College of emergency nurses New Zealand (CENNZ) chair Sandy Richardson told the AGM it was “really disappointing” to see it had been left out.
She was backed by the cancer nurses college, enrolled nurses section and other representatives.
“It’s a little disturbing to see that violence and aggression isn’t considered at that highest level, because I think it really does need to be acknowledged at that point,” Richardson said.
Chief executive Memo Musa acknowledged it was an “important piece of work” included in an earlier draft but removed during board decision-making. It was part of NZNO’s work plan. Given the strength of opinion, he was prepared, with the board’s approval, to return it. Richardson thanked him for the “responsiveness”.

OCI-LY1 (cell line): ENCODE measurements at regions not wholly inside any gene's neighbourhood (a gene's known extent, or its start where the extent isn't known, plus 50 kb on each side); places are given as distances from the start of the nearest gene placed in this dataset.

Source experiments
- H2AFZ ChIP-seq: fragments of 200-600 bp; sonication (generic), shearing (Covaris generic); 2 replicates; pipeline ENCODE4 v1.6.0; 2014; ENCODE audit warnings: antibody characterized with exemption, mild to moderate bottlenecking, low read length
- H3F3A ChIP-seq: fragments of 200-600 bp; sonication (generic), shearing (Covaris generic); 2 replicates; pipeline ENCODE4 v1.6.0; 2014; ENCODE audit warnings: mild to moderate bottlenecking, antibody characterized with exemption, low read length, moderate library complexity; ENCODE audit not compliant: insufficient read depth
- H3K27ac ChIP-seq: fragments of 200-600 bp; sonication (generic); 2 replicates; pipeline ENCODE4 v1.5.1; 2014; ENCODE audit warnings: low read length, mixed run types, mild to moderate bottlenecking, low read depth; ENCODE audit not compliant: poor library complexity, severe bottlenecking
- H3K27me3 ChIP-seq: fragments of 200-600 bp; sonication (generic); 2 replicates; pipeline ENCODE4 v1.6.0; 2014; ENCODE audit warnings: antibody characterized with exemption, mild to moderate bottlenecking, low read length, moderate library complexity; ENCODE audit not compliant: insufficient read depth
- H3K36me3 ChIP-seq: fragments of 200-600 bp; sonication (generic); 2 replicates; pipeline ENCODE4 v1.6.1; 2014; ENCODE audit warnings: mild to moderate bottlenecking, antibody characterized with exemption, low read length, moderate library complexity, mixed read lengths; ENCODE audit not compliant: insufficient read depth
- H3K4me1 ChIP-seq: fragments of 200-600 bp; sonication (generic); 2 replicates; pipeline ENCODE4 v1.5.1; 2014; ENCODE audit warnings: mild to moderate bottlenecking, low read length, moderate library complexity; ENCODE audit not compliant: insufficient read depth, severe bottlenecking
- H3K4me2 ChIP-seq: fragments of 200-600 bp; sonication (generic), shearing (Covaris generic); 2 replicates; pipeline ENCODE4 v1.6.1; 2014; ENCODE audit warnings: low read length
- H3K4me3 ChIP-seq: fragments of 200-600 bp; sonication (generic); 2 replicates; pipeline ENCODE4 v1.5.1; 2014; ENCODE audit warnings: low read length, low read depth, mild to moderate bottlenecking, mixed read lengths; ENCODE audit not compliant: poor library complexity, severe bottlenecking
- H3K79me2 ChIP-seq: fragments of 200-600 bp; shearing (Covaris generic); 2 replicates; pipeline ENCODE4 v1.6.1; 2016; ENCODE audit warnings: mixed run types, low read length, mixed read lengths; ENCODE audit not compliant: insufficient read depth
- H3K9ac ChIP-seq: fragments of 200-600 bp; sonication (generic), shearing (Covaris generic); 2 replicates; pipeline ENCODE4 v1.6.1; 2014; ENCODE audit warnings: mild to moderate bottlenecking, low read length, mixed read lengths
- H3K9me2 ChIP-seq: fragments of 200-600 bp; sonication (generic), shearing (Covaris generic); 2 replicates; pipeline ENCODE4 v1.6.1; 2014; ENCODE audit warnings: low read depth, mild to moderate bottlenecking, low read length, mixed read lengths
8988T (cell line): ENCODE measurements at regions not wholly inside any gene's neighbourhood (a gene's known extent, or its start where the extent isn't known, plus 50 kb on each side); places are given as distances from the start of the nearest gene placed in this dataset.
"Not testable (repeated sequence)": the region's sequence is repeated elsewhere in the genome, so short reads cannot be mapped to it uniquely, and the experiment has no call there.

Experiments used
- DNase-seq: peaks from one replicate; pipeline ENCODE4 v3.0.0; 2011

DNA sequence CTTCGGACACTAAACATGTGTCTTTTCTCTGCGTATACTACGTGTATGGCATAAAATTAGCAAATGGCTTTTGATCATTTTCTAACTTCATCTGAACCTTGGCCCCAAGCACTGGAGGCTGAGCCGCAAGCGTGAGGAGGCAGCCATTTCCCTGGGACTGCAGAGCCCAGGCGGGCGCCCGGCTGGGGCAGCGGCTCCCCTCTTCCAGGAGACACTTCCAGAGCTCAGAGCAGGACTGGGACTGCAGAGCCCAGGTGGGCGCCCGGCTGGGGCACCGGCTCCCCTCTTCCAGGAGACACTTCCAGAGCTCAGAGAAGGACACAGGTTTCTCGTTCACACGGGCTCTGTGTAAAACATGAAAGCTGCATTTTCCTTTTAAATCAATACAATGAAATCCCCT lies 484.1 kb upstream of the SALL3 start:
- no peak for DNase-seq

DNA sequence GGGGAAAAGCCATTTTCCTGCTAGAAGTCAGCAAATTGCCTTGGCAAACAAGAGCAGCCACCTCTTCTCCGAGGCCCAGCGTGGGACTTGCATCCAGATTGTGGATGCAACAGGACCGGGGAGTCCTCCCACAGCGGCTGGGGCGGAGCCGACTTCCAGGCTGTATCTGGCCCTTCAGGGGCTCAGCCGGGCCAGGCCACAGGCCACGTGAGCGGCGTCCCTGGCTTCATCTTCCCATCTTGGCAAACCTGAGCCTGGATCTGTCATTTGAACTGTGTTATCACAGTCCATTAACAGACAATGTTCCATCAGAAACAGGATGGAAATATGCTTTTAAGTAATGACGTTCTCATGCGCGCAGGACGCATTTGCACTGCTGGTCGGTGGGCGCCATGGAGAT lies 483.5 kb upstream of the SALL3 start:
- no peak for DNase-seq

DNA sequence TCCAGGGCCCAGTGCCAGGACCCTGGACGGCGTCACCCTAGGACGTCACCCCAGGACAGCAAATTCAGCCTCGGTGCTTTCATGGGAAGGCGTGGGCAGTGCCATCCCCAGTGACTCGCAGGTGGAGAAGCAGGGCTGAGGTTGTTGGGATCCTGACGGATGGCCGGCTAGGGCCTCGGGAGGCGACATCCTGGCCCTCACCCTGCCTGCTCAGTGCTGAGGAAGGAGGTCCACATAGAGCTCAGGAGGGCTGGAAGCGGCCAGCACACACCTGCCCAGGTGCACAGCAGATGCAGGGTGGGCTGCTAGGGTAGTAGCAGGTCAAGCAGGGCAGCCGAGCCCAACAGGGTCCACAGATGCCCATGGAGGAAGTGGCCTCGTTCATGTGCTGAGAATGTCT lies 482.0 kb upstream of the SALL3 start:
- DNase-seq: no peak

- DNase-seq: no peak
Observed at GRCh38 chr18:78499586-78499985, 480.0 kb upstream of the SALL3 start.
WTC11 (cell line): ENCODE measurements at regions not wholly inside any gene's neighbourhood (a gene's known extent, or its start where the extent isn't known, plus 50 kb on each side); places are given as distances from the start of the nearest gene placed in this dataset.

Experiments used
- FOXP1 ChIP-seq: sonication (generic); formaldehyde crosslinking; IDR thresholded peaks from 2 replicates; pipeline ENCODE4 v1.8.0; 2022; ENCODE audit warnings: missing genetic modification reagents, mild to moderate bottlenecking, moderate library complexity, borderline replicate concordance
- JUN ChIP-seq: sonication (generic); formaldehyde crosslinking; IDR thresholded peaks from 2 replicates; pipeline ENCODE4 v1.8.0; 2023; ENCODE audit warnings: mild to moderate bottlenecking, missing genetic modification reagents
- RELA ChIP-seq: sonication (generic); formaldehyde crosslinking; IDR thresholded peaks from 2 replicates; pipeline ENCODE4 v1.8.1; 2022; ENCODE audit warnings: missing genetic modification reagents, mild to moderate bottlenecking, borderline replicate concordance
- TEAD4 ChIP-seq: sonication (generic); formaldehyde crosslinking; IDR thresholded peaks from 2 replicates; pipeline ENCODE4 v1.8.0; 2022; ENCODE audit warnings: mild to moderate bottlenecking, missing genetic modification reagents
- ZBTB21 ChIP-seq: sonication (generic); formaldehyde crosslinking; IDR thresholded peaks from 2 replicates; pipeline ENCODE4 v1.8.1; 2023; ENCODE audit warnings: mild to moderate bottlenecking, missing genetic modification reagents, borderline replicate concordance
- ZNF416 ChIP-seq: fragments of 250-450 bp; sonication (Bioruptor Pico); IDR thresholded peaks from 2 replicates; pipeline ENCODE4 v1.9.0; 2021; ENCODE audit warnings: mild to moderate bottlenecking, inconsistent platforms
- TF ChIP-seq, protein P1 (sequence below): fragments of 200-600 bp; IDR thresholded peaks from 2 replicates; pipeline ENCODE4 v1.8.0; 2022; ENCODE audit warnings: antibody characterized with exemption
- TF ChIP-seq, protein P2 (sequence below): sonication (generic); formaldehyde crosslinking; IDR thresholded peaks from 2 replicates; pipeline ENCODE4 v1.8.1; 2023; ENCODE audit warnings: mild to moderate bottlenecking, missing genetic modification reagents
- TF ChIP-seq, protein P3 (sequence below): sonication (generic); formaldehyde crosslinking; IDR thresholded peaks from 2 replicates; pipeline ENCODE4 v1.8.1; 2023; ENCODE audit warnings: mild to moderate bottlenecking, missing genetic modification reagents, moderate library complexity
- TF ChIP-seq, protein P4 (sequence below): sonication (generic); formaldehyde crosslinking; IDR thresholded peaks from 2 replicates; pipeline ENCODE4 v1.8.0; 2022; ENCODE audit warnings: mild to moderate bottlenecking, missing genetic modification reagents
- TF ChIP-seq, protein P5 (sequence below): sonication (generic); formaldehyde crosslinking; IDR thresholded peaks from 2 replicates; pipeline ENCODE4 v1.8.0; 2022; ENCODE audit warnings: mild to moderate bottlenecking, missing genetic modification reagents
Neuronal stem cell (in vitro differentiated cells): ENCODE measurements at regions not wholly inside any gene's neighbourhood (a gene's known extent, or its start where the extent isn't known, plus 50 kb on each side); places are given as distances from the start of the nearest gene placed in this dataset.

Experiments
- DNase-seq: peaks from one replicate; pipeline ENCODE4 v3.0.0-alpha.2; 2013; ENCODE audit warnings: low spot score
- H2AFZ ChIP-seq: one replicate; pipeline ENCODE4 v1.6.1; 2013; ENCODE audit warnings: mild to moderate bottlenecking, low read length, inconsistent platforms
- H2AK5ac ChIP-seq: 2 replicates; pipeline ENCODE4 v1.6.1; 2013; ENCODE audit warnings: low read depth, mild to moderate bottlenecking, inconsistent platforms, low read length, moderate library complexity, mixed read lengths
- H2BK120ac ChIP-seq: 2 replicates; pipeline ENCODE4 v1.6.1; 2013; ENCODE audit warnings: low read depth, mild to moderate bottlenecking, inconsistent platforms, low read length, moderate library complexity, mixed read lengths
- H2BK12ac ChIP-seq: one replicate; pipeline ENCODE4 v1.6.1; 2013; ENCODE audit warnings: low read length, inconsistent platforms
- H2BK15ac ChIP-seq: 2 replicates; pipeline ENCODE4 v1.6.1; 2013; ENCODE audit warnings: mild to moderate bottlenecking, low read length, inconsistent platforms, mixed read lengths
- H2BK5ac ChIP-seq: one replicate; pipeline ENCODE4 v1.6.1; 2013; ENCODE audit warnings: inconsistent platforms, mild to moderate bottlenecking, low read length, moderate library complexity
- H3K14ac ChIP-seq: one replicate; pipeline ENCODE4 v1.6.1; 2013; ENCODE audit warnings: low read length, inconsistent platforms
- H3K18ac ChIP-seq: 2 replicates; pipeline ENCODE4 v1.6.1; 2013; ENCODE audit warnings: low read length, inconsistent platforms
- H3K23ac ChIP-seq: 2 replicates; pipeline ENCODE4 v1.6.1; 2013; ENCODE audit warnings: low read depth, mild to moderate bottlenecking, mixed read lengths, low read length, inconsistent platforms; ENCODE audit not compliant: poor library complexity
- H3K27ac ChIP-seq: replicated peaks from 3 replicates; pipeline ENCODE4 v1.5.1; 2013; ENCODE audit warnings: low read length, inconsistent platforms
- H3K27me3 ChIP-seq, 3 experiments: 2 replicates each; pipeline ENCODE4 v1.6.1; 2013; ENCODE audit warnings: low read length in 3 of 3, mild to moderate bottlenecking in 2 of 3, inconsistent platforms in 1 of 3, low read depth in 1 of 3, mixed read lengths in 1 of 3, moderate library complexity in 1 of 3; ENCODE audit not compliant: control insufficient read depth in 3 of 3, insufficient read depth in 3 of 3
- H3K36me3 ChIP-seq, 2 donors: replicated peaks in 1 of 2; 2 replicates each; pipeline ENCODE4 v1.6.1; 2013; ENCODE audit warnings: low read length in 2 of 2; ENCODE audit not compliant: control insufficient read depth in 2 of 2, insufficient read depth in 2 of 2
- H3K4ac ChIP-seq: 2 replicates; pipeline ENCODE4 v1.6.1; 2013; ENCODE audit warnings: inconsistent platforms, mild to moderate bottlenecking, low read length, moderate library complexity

Te Tai Tonga/Southern regional chair Linda Smillie said ensuring NZNO was an “effective and sustainable organisation” should be the plan’s first pillar, as “without this the other pillars cannot be attained”. Musa agreed, subject to the board’s approval.
On that basis, the strategic plan was accepted by 93 per cent of voting members.
The strategy focuses on three pillars: Ensuring an effective, sustainable and bicultural NZNO; a skilled, strong workforce; and influencing improved health outcomes.
On the health workforce, NZNO will work to increase the number of Māori and Pacific nurses, ensure they get a fair deal, and safe and fair working conditions for all members.
On health outcomes, NZNO plans to lobby for a well-funded health system with equity of access and culturally appropriate services that reduce health disparities.